Part II: the London Swingles – LP era (1974-1984)
Part I concentrated on the 1963-1973 period of the original, Paris-based Swingle Singers (only four from the initial lineup were still with the group in 1972, including founder Ward Swingle). That group disbanded in 1973 and Swingle moved to London, where he re-formed a new group with himself and young British singers, alternatively called (depending on the recording label) Swingle II, Swingle, The New Swingle Singers or The Swingles. For the anecdote, John Lubbock was a member of the Swingles (bass) from 1974 “Madrigals” (#18) to 1976 “Lovin’ You – Words & Music II” (#24): record collectors will probably remember him better through his recording activites as conductor of the St. John’s Smith Square Orchestra.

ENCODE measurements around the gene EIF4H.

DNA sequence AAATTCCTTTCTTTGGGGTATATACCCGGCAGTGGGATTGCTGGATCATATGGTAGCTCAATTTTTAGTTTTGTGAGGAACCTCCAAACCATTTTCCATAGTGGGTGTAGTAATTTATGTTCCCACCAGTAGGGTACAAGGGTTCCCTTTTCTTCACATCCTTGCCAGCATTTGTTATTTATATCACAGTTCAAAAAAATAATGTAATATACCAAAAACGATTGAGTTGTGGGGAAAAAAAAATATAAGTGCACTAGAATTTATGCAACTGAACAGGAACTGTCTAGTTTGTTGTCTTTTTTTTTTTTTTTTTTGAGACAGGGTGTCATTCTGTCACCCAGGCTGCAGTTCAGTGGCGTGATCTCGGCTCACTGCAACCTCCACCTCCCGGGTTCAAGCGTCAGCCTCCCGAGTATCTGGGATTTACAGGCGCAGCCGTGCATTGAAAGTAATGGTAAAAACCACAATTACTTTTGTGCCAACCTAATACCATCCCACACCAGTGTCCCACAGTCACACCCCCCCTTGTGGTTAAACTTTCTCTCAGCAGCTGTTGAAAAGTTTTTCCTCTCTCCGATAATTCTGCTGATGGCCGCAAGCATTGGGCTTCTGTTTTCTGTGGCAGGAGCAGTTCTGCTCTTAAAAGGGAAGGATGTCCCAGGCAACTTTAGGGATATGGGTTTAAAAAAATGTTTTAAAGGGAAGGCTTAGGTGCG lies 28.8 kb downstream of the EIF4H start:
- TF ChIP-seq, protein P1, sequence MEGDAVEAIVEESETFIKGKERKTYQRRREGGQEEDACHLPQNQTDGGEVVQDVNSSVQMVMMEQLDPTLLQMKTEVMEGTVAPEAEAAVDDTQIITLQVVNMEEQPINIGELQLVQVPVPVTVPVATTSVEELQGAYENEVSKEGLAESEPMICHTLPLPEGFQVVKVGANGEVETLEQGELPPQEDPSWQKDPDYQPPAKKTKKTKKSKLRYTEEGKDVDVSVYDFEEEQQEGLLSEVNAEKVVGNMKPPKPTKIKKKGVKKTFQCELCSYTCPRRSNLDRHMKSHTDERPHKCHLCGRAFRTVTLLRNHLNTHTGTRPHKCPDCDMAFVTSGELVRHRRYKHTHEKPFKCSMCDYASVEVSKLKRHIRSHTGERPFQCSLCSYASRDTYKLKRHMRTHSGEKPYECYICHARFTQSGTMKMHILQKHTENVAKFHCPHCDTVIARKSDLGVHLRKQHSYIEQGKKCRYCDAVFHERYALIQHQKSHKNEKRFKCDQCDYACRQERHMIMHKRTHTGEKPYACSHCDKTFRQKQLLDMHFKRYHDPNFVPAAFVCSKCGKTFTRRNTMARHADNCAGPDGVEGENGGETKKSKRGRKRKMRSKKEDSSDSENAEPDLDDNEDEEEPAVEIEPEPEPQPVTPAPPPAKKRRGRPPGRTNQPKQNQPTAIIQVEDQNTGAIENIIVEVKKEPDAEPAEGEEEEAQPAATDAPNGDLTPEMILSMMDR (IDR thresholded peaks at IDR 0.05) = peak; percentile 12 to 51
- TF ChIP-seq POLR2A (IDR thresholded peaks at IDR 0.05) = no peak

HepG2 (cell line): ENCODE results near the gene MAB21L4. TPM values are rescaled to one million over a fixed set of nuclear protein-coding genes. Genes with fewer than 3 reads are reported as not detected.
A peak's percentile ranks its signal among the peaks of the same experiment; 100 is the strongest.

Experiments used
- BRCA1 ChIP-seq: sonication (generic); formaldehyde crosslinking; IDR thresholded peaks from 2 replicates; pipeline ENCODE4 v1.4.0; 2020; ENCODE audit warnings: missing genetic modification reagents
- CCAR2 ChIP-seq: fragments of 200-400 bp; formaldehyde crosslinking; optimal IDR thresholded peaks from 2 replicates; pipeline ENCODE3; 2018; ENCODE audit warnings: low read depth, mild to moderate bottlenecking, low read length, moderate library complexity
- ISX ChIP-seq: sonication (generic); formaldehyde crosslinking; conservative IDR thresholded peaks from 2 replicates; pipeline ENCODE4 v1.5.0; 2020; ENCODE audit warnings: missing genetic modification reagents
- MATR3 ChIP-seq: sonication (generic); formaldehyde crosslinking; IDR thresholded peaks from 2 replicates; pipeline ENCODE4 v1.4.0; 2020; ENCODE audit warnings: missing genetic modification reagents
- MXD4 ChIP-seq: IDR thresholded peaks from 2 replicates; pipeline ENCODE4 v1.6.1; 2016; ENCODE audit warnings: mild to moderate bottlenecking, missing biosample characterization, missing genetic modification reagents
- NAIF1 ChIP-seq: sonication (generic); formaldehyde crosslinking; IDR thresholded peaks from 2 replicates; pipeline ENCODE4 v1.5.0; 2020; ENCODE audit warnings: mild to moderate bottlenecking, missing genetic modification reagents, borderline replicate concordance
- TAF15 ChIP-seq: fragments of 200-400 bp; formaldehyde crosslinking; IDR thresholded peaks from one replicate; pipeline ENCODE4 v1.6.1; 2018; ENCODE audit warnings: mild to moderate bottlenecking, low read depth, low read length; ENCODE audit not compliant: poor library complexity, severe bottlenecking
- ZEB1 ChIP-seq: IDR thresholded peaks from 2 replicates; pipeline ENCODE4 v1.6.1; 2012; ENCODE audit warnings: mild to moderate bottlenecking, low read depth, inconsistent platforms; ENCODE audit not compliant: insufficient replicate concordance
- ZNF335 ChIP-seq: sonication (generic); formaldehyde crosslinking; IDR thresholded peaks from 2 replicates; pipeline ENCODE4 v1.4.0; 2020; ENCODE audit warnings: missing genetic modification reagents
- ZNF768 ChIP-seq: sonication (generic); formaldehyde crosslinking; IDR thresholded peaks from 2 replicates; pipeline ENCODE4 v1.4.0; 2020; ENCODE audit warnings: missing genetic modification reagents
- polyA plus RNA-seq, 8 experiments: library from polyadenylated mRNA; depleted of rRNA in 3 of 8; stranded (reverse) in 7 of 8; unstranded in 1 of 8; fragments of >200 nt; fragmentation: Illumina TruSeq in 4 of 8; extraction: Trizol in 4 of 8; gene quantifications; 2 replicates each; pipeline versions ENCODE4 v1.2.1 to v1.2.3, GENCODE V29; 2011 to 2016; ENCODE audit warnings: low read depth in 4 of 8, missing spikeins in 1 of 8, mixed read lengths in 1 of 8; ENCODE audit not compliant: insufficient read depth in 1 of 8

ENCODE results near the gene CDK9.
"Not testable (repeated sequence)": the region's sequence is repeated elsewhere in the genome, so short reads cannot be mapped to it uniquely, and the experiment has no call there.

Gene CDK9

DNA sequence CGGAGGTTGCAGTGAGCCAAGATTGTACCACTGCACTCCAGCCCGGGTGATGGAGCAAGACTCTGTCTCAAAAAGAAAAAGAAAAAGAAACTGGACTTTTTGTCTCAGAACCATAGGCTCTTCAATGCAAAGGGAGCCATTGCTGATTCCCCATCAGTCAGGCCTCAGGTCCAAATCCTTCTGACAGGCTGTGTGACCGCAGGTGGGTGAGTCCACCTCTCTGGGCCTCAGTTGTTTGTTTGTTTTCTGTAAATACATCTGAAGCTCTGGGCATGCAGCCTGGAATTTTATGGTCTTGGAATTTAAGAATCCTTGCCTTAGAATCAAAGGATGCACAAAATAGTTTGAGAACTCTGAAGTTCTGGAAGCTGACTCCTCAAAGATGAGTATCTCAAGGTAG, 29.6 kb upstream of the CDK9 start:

But the changes were more sweeping than just that. There was a change of recording company – no more Philips but CBS in the 1970s, and also RCA, EMI-Columbia/Moss Music Group at the end of the 1970s, Polydor in the mid 1980s – and more fundamentally still, a change of style(s): the Paris Swingles had developed the unique techniques of scatting the Classical music hits, with rare forays into Christmas music and the American vernacular (but still scatted, even when singing arrangements of songs). The new Swingles sung and recorded much more of the standards, old and new, of Jazz, pop music, ragtimes, Broadway. Moreover, they now not only performed many more songs than instrumental music, but sung the lyrics of the songs they arranged for vocal octet, sometimes even adding lyrics to pieces that were originally instrumental, in the style of the Jazz vocalese of the Hendricks-Lambert-Ross trio and the French Double Six.